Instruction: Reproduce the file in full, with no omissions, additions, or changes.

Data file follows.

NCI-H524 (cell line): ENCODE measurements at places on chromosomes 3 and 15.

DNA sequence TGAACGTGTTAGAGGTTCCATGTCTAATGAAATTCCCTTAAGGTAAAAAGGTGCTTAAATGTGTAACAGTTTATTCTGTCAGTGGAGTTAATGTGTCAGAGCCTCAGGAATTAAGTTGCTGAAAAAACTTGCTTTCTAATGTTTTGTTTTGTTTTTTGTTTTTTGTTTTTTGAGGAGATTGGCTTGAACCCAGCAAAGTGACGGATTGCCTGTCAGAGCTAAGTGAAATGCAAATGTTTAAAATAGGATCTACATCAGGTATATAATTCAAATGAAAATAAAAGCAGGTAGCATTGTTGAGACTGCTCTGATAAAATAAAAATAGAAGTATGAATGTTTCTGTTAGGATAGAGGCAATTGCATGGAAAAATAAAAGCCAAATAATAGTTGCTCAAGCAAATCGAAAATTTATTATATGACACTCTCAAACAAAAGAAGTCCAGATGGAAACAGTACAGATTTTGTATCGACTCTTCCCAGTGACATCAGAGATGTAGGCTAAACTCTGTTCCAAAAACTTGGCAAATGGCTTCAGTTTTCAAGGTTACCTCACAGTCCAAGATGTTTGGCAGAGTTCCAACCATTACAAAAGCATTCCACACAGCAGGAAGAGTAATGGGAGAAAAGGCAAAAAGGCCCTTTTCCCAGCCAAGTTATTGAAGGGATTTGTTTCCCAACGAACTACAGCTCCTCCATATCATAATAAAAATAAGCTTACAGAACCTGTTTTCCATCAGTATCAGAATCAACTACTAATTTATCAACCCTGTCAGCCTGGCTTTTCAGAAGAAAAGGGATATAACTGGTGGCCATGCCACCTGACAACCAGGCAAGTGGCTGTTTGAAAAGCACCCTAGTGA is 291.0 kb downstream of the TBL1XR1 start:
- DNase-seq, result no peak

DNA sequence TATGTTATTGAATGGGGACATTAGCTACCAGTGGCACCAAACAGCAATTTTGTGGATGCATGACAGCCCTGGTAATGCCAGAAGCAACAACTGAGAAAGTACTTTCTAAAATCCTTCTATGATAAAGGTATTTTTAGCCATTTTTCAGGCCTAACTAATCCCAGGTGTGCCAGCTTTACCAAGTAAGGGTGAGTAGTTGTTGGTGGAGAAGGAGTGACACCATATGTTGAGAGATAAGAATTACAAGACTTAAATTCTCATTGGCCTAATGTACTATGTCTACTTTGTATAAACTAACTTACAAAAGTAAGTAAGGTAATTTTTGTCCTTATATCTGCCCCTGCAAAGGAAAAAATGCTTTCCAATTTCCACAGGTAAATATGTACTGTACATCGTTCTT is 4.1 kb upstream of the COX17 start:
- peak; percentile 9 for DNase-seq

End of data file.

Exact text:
NCI-H524 (cell line): ENCODE measurements at places on chromosomes 3 and 15.

DNA sequence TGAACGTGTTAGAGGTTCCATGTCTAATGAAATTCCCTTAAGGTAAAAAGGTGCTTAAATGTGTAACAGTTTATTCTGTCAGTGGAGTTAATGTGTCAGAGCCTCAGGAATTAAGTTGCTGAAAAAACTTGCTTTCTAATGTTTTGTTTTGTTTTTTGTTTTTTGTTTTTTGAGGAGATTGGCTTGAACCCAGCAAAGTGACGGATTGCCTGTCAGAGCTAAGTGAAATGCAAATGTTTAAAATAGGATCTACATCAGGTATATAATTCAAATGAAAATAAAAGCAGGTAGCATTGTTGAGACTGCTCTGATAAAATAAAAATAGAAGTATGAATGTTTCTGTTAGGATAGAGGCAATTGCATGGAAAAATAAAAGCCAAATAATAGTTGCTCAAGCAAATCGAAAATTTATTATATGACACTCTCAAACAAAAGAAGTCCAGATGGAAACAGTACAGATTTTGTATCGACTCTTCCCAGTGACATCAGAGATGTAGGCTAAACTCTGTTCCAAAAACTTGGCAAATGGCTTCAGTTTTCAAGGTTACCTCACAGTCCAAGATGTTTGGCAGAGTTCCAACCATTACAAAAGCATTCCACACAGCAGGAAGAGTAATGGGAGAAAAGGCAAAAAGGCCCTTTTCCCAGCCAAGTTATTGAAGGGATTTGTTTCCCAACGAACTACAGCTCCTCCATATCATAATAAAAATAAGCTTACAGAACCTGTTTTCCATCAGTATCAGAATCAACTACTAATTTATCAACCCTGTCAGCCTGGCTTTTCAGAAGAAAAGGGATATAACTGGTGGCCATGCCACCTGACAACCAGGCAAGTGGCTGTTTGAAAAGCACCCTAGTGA is 291.0 kb downstream of the TBL1XR1 start:
- DNase-seq, result no peak

DNA sequence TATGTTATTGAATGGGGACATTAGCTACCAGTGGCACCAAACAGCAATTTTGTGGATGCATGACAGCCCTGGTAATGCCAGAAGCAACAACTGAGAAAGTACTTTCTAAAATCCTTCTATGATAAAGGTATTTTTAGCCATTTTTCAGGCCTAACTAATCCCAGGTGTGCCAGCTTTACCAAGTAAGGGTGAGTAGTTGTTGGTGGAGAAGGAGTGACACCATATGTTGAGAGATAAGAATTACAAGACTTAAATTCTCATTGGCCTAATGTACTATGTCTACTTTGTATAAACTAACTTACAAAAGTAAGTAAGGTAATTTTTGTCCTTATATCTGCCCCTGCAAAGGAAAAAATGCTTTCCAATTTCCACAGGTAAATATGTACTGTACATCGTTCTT is 4.1 kb upstream of the COX17 start:
- peak; percentile 9 for DNase-seq